Los Angeles Times Profiles Ventura County, Calif., Program Aimed at Newly Diagnosed HIV Patients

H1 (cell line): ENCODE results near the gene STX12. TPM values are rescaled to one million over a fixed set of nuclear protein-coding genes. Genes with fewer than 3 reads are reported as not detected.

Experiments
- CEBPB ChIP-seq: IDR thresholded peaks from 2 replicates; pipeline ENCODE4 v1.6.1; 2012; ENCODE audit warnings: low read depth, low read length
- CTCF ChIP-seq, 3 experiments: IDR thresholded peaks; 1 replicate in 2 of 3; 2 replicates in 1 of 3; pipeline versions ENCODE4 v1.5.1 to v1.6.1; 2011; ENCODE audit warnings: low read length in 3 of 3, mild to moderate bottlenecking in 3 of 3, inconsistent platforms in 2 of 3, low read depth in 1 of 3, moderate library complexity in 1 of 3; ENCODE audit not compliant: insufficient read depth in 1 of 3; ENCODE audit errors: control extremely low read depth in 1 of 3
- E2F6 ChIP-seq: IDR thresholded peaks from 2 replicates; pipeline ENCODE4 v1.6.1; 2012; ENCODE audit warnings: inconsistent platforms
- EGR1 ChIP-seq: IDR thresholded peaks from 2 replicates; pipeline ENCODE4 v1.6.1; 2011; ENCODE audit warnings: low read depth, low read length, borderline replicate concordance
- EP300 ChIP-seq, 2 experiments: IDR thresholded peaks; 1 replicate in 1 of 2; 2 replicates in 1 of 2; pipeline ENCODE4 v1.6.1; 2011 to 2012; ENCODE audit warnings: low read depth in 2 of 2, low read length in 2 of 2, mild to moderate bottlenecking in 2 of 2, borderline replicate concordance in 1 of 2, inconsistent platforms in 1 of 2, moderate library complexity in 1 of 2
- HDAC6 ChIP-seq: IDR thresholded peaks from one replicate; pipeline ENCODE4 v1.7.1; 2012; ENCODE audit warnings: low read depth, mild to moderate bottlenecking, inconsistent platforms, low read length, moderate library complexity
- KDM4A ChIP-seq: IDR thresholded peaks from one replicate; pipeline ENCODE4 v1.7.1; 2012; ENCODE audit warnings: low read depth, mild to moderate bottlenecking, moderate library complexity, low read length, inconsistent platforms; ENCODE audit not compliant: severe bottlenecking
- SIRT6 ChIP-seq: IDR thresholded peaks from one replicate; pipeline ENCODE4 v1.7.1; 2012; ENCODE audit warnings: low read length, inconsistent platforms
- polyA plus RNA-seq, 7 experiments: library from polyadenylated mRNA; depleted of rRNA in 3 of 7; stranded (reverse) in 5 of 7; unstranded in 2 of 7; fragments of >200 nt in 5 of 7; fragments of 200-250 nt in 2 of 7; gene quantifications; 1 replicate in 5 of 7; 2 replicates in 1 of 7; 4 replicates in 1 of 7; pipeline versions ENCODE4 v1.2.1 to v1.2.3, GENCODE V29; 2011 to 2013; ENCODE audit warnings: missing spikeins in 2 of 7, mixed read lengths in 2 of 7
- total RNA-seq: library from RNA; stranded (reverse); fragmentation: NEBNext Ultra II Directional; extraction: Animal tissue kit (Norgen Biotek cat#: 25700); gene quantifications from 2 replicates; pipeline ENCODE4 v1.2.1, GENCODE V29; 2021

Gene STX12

The Los Angeles Times on Sunday examined a Ventura County, Calif., program aimed at obtaining treatment for newly diagnosed HIV/AIDS patients as "confidentially as possible and as gently and quickly" as possible. Many of the patients speak only Spanish and have families who are unaware of their illness, according to the Times. The program, called "Bridge Program for Ventura County," is coordinated by the state Office of AIDS Early Intervention Section and CDC. According to the Times, the program stems from a policy shift at CDC, which calls for an increased emphasis on treating people living with HIV/AIDS instead of "general prevention programs." Diana Goulet, coordinator of the county's HIV/AIDS services, said, "The epidemic is 20 years old now. Initially we tried to educate the public on how to keep themselves safe. That hasn't worked as well as we'd have liked." Lynn Bartosh, head of HIV/AIDS surveillance for the county's Public Health Department, said that 925 county residents had been diagnosed with AIDS by the end of 2003 and 145 HIV cases were reported in 2002, according to the Times. In addition, Goulet said that statistics indicate that although the proportion of AIDS cases among Latinos in the county remained constant for years at 33% of cases overall, the proportion among Latinos started to increase in 2003, the Times reports. Goulet added, "What's more important is that the people who are infected get treatment to reduce the possibility that they will transmit the virus to someone else" (Barnes, Los Angeles Times, 2/22).This is part of the KHN Morning Briefing, a summary of health policy coverage from major news organizations. Sign up for an email subscription.